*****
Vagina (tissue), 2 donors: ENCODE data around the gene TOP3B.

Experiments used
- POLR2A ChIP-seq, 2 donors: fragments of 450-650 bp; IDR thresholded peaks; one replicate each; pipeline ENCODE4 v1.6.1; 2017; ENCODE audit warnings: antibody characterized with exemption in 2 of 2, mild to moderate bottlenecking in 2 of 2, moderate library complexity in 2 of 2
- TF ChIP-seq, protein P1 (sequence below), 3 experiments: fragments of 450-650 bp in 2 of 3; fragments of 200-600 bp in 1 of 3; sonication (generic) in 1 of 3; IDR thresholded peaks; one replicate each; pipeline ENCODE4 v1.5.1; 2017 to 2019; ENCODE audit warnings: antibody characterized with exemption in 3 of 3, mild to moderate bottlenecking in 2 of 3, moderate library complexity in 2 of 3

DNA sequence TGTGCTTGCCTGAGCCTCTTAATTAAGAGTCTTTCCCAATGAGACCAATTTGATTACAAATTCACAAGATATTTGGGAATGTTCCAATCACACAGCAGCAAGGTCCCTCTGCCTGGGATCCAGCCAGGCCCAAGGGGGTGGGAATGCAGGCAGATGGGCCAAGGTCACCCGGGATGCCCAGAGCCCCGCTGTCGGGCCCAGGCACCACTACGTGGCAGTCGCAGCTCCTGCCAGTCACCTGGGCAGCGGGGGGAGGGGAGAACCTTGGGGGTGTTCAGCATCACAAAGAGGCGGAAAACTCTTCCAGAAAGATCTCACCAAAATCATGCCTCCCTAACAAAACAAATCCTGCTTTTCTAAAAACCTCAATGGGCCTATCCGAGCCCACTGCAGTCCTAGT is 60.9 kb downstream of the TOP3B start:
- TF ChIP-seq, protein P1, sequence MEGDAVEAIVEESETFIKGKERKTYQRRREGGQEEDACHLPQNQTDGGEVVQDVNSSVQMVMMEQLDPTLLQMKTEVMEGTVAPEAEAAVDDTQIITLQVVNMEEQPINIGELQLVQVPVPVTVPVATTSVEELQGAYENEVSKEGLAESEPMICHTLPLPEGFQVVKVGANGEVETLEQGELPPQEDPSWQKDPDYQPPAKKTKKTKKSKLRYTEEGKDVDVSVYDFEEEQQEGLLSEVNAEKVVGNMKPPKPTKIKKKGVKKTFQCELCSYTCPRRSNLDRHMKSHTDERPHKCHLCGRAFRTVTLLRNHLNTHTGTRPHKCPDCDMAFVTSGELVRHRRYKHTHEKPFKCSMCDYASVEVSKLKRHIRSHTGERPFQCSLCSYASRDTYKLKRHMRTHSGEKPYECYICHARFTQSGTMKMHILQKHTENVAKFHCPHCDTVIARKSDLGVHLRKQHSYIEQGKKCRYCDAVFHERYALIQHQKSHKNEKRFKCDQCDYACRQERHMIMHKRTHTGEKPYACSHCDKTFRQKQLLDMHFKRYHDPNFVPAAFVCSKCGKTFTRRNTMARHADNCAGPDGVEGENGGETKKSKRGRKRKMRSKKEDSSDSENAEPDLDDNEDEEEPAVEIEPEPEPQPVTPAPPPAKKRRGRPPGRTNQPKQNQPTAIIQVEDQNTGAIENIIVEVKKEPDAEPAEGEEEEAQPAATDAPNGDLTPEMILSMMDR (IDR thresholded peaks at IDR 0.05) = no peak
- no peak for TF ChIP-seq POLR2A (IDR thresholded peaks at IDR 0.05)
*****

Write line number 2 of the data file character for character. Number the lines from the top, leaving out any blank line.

Experiments used